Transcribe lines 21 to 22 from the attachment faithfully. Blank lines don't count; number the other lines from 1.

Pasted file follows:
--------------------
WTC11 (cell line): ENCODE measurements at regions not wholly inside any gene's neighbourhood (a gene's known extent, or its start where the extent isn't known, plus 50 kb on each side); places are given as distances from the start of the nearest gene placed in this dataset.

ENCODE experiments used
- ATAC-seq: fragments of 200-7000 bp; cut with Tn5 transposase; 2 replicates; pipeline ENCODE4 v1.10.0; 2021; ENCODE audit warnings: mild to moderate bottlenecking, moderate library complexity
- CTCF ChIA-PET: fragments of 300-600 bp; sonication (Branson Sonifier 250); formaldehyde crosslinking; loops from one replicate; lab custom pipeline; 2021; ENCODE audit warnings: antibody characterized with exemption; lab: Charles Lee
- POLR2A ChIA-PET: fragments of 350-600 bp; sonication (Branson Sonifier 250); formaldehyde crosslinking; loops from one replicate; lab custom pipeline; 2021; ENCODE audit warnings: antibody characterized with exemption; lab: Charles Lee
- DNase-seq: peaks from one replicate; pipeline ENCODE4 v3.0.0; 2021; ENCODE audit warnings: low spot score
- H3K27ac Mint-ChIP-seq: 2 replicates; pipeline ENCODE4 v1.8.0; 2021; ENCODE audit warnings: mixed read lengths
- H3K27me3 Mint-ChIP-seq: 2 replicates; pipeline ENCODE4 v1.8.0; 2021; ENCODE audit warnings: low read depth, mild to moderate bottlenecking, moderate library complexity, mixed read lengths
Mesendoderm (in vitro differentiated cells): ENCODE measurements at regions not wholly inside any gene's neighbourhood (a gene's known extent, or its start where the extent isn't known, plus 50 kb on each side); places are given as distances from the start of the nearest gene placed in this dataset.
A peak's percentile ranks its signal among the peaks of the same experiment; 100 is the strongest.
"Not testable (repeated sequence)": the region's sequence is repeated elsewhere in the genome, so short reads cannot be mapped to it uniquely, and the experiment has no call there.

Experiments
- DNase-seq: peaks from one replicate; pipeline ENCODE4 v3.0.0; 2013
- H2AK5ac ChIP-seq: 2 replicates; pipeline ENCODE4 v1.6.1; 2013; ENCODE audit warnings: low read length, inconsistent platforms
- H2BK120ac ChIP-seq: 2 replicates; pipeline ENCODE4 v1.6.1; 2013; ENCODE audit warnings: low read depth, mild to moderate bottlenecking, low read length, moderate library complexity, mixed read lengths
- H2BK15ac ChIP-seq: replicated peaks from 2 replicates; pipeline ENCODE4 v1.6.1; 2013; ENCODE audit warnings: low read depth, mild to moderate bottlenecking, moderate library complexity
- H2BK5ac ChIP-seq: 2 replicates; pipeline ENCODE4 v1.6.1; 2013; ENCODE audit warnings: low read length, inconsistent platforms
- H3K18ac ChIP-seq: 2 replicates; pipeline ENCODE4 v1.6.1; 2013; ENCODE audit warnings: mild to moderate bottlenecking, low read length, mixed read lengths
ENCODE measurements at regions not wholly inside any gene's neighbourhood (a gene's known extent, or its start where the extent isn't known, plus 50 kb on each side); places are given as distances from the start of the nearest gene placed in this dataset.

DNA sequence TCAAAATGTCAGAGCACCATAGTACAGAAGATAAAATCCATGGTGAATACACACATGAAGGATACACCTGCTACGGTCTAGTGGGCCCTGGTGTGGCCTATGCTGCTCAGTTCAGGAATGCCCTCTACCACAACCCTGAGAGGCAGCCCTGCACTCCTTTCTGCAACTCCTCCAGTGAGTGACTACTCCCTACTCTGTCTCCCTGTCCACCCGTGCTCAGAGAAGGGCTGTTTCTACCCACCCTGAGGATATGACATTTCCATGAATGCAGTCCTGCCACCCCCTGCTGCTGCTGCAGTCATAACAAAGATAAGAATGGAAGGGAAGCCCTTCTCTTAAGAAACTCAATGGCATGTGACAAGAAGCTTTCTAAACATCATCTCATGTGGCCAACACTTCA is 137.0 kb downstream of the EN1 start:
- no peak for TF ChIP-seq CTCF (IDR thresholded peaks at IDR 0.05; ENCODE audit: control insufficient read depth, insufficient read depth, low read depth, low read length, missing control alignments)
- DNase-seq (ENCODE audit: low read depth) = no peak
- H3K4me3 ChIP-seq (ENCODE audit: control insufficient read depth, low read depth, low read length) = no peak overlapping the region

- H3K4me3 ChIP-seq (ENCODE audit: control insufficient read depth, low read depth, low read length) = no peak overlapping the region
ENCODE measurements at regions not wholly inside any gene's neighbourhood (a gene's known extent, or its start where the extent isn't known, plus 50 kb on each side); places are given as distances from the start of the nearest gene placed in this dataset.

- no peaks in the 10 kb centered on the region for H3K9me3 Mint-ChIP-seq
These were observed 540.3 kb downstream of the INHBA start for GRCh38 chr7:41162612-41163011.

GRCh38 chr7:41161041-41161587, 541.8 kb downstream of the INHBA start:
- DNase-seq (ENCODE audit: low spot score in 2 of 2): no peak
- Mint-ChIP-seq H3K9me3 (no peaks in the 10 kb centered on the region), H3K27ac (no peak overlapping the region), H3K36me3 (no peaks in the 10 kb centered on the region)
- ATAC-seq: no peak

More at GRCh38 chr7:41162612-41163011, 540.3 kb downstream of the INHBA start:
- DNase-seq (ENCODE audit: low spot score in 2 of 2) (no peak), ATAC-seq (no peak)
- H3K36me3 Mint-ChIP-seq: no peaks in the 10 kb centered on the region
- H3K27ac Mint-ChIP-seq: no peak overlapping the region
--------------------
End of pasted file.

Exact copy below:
- no peak for TF ChIP-seq CTCF (IDR thresholded peaks at IDR 0.05; ENCODE audit: control insufficient read depth, insufficient read depth, low read depth, low read length, missing control alignments)
- DNase-seq (ENCODE audit: low read depth) = no peak